About Stevia

Stevia botanical illustration

(click to enlarge)


Stevia is a small shrub-like herb native to South America. The leaves of the stevia plant contain sweet compounds named steviol glycosides. Dried stevia leaves have been used to sweeten beverages (maté, teas)  as well as foods for centuries. The scientific name for stevia is Stevia Rebaudiana L. Bertoni and it is a member of the largest family of plants, Asteraceae which is also called the “sunflower family”. There are 240 species of stevia, however Stevia Rebaudiana L. Bertoni is the species which represent the varieties of plants currently used to manufacture stevia extracts globally due to the high quantity and  quality of glycoside content.


Stevia in bowlStevia has rightfully been referred to as “the holy grail of sweeteners” as a result of its all-natural, no-calorie, zero glycemic load sweetening properties.

Dating back to the 1970s, stevia extracts have been approved for use in beverages and food in Japan. Over the last decade, acknowledgement from global food safety authorities, including the World Health Organization/Joint Expert Committee on Food Additives (WHO/JECFA), the U.S Food and Drug Administration (FDA) and more recently the European Food Safety Authority (EFSA), have removed regulatory barriers allowing global food and beverage companies to provide consumers with more healthy choices of many of their favorite products.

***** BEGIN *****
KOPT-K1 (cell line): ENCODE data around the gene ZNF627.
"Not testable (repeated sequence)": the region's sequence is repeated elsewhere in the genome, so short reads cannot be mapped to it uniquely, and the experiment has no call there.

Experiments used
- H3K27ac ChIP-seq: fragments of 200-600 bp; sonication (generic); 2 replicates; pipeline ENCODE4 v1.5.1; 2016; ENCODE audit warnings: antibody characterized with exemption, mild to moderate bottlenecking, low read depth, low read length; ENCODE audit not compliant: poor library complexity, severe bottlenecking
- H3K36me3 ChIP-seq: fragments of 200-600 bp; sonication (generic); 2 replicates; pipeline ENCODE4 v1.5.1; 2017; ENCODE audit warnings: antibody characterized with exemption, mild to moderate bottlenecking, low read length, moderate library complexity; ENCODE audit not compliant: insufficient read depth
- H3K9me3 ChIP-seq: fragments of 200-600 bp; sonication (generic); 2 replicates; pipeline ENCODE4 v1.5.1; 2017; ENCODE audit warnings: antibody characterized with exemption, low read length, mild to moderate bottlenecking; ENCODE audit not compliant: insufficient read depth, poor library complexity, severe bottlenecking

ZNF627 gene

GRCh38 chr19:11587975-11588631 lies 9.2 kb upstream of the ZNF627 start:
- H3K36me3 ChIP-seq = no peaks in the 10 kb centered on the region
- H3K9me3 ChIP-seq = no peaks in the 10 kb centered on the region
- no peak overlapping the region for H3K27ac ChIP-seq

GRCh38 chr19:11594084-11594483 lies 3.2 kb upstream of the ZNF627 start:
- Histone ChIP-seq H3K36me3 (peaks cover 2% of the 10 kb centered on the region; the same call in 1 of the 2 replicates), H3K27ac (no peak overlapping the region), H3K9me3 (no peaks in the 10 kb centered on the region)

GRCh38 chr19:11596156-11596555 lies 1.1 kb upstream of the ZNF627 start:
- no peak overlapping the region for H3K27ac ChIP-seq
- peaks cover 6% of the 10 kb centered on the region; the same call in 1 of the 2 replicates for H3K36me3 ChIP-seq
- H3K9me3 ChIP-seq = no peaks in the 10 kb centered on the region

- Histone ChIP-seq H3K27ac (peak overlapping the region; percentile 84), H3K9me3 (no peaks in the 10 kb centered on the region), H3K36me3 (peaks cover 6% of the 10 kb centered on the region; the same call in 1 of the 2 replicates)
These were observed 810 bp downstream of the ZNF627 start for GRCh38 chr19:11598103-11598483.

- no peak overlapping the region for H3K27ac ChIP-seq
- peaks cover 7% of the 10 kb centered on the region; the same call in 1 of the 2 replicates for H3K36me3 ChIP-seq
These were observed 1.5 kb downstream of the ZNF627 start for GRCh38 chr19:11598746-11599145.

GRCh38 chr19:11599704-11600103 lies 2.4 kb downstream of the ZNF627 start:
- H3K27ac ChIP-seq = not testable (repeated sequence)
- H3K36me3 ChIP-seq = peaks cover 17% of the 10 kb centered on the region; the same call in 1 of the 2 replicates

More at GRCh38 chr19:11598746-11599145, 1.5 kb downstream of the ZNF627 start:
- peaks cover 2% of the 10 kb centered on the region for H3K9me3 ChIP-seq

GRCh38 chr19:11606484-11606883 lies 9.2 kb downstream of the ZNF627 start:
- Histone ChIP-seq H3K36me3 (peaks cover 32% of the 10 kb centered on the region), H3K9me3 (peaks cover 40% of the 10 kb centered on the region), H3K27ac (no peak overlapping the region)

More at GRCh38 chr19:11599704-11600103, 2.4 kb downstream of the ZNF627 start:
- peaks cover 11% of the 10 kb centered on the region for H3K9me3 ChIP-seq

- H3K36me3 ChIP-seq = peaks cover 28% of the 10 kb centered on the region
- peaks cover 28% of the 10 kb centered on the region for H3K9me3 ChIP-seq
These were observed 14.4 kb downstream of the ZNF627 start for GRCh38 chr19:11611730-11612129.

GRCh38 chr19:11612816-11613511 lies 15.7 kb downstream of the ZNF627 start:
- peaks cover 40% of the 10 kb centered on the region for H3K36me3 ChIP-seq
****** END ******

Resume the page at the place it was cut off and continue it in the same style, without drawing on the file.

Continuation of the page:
Stevia extract is considered to be 200 – 350 times the sweetness of sucrose. The sweetness is derived from compounds referred to as steviol glycosides that are found in the leaves of the plant. The primary sweetening molecules of stevia are called stevioside and rebaudioside A. Additional sweet compounds include steviolbioside, dulcoside A , Reb-B, Reb-C and Reb-D, Reb-F, and Rubusoside among others.

Stevia-based sweeteners are extracted from harvested stevia leaves through conventional plant extraction methods. The sweetness is released by steeping dried leaves in water, filtering and separating the liquid and further purifying the extract with food grade alcohol.  SGF uses a proprietary patented natural extraction method that enables efficient production of a full spectrum of great tasting stevia based sweeteners.

In addition to stevia’s natural, zero-calorie, high intensity sweetness properties, other attributes include: heat-stable, pH-stable, non-cariogenic, low glycemic index, Kosher & Halal.

Moises Santiago BertoniSTEVIA – THE HISTORY

The commercial discovery of the sweetness of stevia is credited to Moisés Santiago Bertoni, a Swiss botanist in 1899. While conducting his plant research in Paraguay, he detected and recorded in detail the sucrose like pleasant taste of the plant. In recognition of his discovery the plant was given the name Rebaudiana Bertoni. However, it was not until 1930 that chemists were able to isolate the sweetening components of the plant, paving the way for the eventual commercial extraction of the most present and sucrose like steviol glycosides.